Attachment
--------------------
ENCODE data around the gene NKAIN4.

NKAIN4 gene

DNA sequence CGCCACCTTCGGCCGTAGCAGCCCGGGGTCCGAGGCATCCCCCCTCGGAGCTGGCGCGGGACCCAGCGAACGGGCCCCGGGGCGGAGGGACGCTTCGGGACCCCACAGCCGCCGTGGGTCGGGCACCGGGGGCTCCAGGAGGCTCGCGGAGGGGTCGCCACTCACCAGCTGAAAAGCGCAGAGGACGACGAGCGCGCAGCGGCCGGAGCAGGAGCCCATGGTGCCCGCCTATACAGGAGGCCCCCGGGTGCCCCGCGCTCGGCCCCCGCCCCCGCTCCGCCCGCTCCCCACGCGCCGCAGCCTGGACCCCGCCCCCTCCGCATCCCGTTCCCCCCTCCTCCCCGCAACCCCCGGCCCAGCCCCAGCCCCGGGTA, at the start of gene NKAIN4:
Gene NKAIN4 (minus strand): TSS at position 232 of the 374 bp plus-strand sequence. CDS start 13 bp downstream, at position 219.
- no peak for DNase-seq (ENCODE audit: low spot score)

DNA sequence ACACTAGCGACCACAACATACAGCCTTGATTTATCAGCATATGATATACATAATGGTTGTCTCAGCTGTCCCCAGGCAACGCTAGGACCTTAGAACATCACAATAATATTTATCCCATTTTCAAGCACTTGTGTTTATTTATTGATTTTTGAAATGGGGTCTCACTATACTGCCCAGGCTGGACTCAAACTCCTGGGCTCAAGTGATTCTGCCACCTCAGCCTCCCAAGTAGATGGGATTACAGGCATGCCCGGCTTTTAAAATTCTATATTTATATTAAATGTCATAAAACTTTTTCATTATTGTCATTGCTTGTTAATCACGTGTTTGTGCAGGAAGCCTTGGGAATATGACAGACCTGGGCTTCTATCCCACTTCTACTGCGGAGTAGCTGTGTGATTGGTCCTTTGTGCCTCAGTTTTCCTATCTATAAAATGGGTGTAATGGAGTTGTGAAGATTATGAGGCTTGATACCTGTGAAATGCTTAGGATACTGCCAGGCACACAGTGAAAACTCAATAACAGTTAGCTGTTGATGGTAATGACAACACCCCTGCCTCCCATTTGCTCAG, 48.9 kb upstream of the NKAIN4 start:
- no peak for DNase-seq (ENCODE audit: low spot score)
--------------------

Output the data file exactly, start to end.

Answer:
ENCODE data around the gene NKAIN4.

NKAIN4 gene

DNA sequence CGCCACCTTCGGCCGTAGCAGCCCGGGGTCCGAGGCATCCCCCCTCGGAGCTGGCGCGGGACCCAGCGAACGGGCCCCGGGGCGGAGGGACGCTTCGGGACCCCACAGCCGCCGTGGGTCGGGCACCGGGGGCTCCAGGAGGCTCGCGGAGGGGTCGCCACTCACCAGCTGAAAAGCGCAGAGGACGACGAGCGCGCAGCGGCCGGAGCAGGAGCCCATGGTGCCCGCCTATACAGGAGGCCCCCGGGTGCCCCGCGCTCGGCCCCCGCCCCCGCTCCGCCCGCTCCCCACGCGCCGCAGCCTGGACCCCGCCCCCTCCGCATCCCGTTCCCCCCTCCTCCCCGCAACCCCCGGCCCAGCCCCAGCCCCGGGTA, at the start of gene NKAIN4:
Gene NKAIN4 (minus strand): TSS at position 232 of the 374 bp plus-strand sequence. CDS start 13 bp downstream, at position 219.
- no peak for DNase-seq (ENCODE audit: low spot score)

DNA sequence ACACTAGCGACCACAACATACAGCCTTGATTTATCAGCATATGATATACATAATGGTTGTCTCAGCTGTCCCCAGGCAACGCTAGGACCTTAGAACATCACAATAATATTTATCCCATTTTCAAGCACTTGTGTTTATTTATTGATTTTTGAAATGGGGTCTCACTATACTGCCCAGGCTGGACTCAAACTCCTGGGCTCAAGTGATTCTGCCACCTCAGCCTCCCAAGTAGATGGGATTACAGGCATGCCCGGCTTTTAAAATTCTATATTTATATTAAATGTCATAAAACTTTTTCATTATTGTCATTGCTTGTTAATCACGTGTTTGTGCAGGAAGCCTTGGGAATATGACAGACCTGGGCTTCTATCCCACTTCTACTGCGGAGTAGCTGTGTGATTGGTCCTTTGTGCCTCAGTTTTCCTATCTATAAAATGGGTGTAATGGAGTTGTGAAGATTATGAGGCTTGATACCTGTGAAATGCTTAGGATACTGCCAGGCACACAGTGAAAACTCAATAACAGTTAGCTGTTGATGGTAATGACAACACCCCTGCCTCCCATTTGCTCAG, 48.9 kb upstream of the NKAIN4 start:
- no peak for DNase-seq (ENCODE audit: low spot score)